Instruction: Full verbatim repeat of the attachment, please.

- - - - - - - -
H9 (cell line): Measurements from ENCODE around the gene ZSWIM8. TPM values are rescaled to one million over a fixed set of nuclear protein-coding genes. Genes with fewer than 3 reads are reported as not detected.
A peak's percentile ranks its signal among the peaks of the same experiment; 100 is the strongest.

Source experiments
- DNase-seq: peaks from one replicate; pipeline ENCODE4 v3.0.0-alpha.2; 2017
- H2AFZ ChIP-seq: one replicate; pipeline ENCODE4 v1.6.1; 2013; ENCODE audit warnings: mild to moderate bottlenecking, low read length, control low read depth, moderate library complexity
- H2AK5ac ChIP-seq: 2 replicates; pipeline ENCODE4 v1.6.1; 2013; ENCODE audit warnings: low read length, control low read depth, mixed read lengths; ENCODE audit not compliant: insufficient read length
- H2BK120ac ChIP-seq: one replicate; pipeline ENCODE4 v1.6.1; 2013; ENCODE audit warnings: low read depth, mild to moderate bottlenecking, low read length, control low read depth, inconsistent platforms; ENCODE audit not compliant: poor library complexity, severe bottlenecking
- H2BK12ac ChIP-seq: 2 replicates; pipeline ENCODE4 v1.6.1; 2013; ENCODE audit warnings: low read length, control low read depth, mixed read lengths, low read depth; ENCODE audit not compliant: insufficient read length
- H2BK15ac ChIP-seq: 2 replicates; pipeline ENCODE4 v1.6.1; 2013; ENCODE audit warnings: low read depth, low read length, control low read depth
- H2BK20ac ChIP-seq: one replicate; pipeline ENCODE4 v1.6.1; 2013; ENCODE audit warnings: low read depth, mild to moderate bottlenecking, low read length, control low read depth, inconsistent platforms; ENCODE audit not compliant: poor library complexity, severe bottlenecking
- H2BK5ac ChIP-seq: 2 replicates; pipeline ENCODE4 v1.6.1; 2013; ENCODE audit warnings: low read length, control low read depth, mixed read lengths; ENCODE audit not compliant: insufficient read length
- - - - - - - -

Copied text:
H9 (cell line): Measurements from ENCODE around the gene ZSWIM8. TPM values are rescaled to one million over a fixed set of nuclear protein-coding genes. Genes with fewer than 3 reads are reported as not detected.
A peak's percentile ranks its signal among the peaks of the same experiment; 100 is the strongest.

Source experiments
- DNase-seq: peaks from one replicate; pipeline ENCODE4 v3.0.0-alpha.2; 2017
- H2AFZ ChIP-seq: one replicate; pipeline ENCODE4 v1.6.1; 2013; ENCODE audit warnings: mild to moderate bottlenecking, low read length, control low read depth, moderate library complexity
- H2AK5ac ChIP-seq: 2 replicates; pipeline ENCODE4 v1.6.1; 2013; ENCODE audit warnings: low read length, control low read depth, mixed read lengths; ENCODE audit not compliant: insufficient read length
- H2BK120ac ChIP-seq: one replicate; pipeline ENCODE4 v1.6.1; 2013; ENCODE audit warnings: low read depth, mild to moderate bottlenecking, low read length, control low read depth, inconsistent platforms; ENCODE audit not compliant: poor library complexity, severe bottlenecking
- H2BK12ac ChIP-seq: 2 replicates; pipeline ENCODE4 v1.6.1; 2013; ENCODE audit warnings: low read length, control low read depth, mixed read lengths, low read depth; ENCODE audit not compliant: insufficient read length
- H2BK15ac ChIP-seq: 2 replicates; pipeline ENCODE4 v1.6.1; 2013; ENCODE audit warnings: low read depth, low read length, control low read depth
- H2BK20ac ChIP-seq: one replicate; pipeline ENCODE4 v1.6.1; 2013; ENCODE audit warnings: low read depth, mild to moderate bottlenecking, low read length, control low read depth, inconsistent platforms; ENCODE audit not compliant: poor library complexity, severe bottlenecking
- H2BK5ac ChIP-seq: 2 replicates; pipeline ENCODE4 v1.6.1; 2013; ENCODE audit warnings: low read length, control low read depth, mixed read lengths; ENCODE audit not compliant: insufficient read length